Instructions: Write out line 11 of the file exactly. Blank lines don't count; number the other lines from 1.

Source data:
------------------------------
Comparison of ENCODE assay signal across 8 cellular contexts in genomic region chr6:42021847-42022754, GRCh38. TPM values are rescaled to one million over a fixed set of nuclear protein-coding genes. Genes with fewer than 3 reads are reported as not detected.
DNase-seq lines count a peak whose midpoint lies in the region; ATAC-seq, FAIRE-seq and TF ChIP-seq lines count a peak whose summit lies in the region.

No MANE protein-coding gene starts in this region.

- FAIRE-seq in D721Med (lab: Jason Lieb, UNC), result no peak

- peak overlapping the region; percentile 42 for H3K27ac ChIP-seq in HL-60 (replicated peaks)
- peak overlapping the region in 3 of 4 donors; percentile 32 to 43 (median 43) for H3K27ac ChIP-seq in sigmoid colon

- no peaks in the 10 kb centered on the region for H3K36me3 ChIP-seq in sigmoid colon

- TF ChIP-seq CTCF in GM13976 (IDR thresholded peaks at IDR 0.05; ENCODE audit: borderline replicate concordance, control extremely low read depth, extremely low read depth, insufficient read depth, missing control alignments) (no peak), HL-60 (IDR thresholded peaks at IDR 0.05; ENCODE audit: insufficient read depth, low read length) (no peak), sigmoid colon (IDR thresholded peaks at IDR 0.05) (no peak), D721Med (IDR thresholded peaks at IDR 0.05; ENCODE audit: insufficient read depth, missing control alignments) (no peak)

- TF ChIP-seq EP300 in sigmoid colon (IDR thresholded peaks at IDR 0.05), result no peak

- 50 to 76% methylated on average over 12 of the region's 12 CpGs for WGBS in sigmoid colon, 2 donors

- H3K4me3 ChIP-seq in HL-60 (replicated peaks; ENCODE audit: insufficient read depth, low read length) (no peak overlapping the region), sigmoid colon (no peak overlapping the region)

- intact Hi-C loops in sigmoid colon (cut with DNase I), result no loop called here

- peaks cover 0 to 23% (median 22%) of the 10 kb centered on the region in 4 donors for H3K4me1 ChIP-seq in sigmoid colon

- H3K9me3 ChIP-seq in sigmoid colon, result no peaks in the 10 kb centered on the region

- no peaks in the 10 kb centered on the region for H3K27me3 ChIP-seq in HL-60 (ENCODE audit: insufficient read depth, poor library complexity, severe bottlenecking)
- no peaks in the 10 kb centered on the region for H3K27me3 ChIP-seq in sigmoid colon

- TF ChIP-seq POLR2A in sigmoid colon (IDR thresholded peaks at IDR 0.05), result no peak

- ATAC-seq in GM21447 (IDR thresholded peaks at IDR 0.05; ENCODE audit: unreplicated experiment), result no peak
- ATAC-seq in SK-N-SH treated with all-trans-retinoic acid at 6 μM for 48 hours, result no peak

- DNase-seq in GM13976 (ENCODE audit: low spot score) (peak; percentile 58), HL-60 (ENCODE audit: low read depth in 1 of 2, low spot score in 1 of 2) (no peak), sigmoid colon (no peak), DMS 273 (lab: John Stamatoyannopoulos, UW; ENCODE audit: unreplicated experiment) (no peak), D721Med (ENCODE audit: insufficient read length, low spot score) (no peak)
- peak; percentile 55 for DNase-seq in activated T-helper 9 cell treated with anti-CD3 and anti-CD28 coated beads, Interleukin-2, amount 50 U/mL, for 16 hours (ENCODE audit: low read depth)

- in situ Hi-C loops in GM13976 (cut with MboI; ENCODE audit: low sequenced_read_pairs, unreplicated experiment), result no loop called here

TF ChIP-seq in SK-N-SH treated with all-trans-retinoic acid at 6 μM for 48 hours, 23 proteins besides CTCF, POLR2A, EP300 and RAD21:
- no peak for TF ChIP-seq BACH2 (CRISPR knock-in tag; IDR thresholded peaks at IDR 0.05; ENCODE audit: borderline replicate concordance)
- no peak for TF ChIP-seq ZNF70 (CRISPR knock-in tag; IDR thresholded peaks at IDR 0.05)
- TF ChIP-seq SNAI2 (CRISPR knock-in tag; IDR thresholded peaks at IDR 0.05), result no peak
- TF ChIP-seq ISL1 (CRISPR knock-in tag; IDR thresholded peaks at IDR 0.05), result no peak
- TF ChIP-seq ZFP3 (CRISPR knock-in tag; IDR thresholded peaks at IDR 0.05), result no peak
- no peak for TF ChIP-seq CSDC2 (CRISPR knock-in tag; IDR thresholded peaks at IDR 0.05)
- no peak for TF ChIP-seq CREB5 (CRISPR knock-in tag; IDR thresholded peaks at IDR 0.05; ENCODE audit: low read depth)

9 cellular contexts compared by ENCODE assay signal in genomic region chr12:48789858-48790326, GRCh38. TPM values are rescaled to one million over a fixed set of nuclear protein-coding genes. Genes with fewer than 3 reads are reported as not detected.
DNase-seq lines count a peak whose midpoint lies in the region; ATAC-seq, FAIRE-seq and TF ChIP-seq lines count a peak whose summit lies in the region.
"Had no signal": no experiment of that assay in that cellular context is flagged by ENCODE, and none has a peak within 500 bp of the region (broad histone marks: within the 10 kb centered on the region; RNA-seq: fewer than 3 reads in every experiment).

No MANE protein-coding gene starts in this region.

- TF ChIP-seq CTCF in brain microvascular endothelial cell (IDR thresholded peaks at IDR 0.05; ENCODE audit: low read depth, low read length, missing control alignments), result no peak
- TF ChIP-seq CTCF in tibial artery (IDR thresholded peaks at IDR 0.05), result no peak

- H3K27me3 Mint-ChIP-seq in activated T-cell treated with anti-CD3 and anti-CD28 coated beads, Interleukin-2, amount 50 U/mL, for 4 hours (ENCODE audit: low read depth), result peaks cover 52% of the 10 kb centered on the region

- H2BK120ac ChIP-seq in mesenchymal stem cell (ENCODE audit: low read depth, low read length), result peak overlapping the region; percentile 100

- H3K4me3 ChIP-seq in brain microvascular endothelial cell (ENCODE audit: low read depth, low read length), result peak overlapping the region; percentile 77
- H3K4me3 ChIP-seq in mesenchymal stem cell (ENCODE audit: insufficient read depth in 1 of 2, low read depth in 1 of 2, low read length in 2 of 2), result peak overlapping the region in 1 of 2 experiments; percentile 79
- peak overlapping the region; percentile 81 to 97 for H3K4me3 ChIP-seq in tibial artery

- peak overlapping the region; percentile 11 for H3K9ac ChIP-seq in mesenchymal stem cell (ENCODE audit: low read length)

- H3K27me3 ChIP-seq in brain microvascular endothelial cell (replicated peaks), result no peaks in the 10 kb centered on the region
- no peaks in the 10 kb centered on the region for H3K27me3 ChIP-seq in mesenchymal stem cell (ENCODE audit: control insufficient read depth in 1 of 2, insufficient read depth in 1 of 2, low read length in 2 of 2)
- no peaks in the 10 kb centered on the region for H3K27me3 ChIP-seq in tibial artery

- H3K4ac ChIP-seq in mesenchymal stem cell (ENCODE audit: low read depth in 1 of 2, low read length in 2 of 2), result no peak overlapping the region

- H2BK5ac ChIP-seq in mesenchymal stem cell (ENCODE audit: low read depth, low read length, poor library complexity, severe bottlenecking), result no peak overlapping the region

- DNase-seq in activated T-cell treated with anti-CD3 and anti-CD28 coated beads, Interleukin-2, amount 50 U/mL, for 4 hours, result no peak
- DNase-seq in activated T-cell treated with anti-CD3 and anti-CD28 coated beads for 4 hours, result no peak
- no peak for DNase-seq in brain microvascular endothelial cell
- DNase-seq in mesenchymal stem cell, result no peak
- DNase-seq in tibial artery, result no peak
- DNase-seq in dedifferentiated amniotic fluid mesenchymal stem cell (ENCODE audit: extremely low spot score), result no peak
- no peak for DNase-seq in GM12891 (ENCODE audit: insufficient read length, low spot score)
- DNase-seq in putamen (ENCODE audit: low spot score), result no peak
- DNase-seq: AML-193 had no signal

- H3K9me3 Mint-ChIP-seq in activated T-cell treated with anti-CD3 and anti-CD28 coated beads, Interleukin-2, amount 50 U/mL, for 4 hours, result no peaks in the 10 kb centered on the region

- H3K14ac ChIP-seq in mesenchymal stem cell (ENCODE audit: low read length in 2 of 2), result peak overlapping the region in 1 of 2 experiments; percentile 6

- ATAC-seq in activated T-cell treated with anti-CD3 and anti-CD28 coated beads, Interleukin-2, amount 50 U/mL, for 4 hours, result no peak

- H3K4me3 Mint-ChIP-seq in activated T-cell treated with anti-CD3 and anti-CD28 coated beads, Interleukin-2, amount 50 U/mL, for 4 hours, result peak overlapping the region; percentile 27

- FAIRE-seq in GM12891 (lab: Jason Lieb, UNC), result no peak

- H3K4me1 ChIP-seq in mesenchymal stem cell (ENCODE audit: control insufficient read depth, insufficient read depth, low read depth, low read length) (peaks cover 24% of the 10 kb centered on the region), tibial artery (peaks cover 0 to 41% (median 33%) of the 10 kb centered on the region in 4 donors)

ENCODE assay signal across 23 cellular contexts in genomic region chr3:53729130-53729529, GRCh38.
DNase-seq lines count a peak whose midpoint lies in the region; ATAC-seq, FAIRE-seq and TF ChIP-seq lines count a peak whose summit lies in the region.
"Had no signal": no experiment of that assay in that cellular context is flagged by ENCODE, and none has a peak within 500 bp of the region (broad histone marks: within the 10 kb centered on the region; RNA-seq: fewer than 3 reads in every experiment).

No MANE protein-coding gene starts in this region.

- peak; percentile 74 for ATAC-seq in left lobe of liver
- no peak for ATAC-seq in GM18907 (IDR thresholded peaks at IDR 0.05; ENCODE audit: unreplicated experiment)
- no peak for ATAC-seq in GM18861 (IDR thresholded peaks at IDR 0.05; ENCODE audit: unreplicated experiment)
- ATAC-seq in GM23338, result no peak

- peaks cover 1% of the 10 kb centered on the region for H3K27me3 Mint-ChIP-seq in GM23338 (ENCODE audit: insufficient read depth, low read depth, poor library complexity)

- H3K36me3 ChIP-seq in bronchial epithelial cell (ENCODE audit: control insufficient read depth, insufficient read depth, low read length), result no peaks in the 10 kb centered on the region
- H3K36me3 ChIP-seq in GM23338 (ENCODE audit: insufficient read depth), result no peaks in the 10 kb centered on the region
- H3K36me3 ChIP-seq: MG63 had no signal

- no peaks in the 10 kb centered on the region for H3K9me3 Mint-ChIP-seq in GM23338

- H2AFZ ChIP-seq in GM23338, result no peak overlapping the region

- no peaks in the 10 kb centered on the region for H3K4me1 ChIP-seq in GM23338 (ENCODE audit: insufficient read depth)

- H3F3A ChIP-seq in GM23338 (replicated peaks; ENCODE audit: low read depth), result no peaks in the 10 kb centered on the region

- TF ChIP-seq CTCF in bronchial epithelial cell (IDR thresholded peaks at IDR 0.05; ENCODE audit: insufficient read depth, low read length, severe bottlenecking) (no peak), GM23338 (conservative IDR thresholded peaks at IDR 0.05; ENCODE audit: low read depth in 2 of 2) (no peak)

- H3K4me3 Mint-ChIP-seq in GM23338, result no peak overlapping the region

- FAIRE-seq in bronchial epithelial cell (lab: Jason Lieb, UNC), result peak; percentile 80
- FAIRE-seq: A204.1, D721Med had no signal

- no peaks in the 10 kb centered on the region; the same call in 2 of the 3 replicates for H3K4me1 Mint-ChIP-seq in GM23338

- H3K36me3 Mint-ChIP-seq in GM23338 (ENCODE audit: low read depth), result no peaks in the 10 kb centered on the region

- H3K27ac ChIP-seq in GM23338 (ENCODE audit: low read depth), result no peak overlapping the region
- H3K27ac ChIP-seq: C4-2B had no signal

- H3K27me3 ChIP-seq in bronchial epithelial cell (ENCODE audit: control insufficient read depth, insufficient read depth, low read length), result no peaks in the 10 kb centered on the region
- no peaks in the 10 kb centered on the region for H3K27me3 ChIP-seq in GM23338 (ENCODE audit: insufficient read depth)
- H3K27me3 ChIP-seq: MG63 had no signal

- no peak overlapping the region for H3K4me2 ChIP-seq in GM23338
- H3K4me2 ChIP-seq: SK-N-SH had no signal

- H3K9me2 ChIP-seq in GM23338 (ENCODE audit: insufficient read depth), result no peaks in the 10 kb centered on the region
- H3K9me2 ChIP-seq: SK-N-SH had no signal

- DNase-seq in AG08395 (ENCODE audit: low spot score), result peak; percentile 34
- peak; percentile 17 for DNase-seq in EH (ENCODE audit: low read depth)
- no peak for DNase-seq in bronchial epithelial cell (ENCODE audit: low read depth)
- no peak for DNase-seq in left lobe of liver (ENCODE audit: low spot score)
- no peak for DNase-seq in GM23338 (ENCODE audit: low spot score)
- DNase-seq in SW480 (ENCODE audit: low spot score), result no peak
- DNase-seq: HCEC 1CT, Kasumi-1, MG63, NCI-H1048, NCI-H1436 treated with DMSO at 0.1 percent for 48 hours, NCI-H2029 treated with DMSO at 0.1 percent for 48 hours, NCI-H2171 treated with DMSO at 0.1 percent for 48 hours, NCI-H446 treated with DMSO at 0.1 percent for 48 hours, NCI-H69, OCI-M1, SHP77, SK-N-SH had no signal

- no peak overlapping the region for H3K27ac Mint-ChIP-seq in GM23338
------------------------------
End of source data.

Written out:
- H3K4me3 ChIP-seq in HL-60 (replicated peaks; ENCODE audit: insufficient read depth, low read length) (no peak overlapping the region), sigmoid colon (no peak overlapping the region)